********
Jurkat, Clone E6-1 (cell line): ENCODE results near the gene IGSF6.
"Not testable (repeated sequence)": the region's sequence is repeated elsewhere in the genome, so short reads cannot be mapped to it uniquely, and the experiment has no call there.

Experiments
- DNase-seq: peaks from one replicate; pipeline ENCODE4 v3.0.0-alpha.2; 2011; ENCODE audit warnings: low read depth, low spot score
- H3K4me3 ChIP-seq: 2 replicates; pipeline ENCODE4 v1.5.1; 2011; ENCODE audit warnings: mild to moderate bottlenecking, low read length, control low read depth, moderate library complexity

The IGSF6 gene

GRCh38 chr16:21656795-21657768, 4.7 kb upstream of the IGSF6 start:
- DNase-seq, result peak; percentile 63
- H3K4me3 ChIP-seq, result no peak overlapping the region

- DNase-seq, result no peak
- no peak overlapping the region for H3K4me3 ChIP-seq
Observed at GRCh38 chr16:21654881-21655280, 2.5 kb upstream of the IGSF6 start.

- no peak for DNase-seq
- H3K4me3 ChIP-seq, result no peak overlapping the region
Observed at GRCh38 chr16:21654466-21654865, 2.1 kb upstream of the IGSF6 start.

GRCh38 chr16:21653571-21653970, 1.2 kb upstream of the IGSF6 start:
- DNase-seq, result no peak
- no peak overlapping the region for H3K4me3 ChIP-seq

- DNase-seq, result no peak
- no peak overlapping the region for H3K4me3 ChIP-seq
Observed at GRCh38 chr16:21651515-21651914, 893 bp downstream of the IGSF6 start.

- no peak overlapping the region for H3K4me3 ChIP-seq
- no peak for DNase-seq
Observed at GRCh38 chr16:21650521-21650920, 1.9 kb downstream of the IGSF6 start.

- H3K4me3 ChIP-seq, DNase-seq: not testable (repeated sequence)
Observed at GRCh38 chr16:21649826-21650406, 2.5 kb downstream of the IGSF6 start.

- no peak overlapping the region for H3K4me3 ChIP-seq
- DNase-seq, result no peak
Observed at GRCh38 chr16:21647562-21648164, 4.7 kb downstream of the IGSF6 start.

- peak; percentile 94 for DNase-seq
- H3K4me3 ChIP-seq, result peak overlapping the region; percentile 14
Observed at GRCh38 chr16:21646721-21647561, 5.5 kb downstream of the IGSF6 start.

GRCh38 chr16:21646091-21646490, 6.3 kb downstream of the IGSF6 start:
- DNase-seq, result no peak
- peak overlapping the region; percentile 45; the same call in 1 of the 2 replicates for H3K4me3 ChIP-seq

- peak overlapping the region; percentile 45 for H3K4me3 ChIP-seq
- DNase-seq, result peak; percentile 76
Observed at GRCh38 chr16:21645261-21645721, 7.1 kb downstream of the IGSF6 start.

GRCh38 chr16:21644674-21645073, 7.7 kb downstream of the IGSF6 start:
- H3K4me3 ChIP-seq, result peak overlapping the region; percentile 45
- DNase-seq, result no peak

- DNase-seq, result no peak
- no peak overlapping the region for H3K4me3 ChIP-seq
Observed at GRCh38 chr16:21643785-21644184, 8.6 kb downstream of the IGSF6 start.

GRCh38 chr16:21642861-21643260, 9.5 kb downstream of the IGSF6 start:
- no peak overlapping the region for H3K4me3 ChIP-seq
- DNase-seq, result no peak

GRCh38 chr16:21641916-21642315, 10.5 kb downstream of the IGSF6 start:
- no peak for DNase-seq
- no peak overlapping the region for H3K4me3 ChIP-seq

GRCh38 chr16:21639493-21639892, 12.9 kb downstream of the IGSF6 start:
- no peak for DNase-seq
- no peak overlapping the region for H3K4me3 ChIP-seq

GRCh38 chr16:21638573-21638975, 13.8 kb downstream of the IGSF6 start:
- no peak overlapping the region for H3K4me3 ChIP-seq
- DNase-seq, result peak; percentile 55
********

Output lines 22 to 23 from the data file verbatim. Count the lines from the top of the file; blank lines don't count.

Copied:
- no peak overlapping the region for H3K4me3 ChIP-seq
- no peak for DNase-seq